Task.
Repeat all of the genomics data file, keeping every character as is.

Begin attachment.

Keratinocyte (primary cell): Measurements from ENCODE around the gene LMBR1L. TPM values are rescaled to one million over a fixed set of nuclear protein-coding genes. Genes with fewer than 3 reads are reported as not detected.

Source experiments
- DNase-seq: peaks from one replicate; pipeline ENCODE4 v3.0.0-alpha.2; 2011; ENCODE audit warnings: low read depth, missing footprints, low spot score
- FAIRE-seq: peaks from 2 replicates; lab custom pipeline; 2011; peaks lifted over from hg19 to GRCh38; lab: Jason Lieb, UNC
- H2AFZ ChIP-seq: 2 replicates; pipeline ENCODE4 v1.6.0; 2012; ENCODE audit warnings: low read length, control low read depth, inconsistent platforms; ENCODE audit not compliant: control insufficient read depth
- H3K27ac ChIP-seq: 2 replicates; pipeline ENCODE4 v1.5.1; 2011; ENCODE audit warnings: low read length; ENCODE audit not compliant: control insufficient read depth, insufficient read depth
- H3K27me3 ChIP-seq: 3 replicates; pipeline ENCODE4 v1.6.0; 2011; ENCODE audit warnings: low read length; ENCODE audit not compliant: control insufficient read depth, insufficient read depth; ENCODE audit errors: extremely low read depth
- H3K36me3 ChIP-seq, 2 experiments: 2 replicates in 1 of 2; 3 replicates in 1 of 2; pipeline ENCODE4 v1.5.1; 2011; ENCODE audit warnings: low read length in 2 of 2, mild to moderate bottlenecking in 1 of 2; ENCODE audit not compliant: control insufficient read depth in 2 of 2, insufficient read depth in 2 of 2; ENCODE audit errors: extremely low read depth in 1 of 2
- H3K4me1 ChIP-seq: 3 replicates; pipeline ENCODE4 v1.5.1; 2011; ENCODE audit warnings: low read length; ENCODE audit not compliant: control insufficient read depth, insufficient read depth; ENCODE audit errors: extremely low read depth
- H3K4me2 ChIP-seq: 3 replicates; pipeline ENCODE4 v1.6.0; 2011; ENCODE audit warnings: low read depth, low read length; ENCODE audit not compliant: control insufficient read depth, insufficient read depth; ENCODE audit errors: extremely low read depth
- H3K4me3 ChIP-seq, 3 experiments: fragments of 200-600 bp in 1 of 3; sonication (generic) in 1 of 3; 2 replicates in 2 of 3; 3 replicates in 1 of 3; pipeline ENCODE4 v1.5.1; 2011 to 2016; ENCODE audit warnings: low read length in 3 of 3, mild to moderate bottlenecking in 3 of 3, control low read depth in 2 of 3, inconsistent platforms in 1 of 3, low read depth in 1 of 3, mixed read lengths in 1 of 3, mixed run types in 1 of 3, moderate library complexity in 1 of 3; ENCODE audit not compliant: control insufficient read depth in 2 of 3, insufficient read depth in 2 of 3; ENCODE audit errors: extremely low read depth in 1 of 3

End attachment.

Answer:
Keratinocyte (primary cell): Measurements from ENCODE around the gene LMBR1L. TPM values are rescaled to one million over a fixed set of nuclear protein-coding genes. Genes with fewer than 3 reads are reported as not detected.

Source experiments
- DNase-seq: peaks from one replicate; pipeline ENCODE4 v3.0.0-alpha.2; 2011; ENCODE audit warnings: low read depth, missing footprints, low spot score
- FAIRE-seq: peaks from 2 replicates; lab custom pipeline; 2011; peaks lifted over from hg19 to GRCh38; lab: Jason Lieb, UNC
- H2AFZ ChIP-seq: 2 replicates; pipeline ENCODE4 v1.6.0; 2012; ENCODE audit warnings: low read length, control low read depth, inconsistent platforms; ENCODE audit not compliant: control insufficient read depth
- H3K27ac ChIP-seq: 2 replicates; pipeline ENCODE4 v1.5.1; 2011; ENCODE audit warnings: low read length; ENCODE audit not compliant: control insufficient read depth, insufficient read depth
- H3K27me3 ChIP-seq: 3 replicates; pipeline ENCODE4 v1.6.0; 2011; ENCODE audit warnings: low read length; ENCODE audit not compliant: control insufficient read depth, insufficient read depth; ENCODE audit errors: extremely low read depth
- H3K36me3 ChIP-seq, 2 experiments: 2 replicates in 1 of 2; 3 replicates in 1 of 2; pipeline ENCODE4 v1.5.1; 2011; ENCODE audit warnings: low read length in 2 of 2, mild to moderate bottlenecking in 1 of 2; ENCODE audit not compliant: control insufficient read depth in 2 of 2, insufficient read depth in 2 of 2; ENCODE audit errors: extremely low read depth in 1 of 2
- H3K4me1 ChIP-seq: 3 replicates; pipeline ENCODE4 v1.5.1; 2011; ENCODE audit warnings: low read length; ENCODE audit not compliant: control insufficient read depth, insufficient read depth; ENCODE audit errors: extremely low read depth
- H3K4me2 ChIP-seq: 3 replicates; pipeline ENCODE4 v1.6.0; 2011; ENCODE audit warnings: low read depth, low read length; ENCODE audit not compliant: control insufficient read depth, insufficient read depth; ENCODE audit errors: extremely low read depth
- H3K4me3 ChIP-seq, 3 experiments: fragments of 200-600 bp in 1 of 3; sonication (generic) in 1 of 3; 2 replicates in 2 of 3; 3 replicates in 1 of 3; pipeline ENCODE4 v1.5.1; 2011 to 2016; ENCODE audit warnings: low read length in 3 of 3, mild to moderate bottlenecking in 3 of 3, control low read depth in 2 of 3, inconsistent platforms in 1 of 3, low read depth in 1 of 3, mixed read lengths in 1 of 3, mixed run types in 1 of 3, moderate library complexity in 1 of 3; ENCODE audit not compliant: control insufficient read depth in 2 of 3, insufficient read depth in 2 of 3; ENCODE audit errors: extremely low read depth in 1 of 3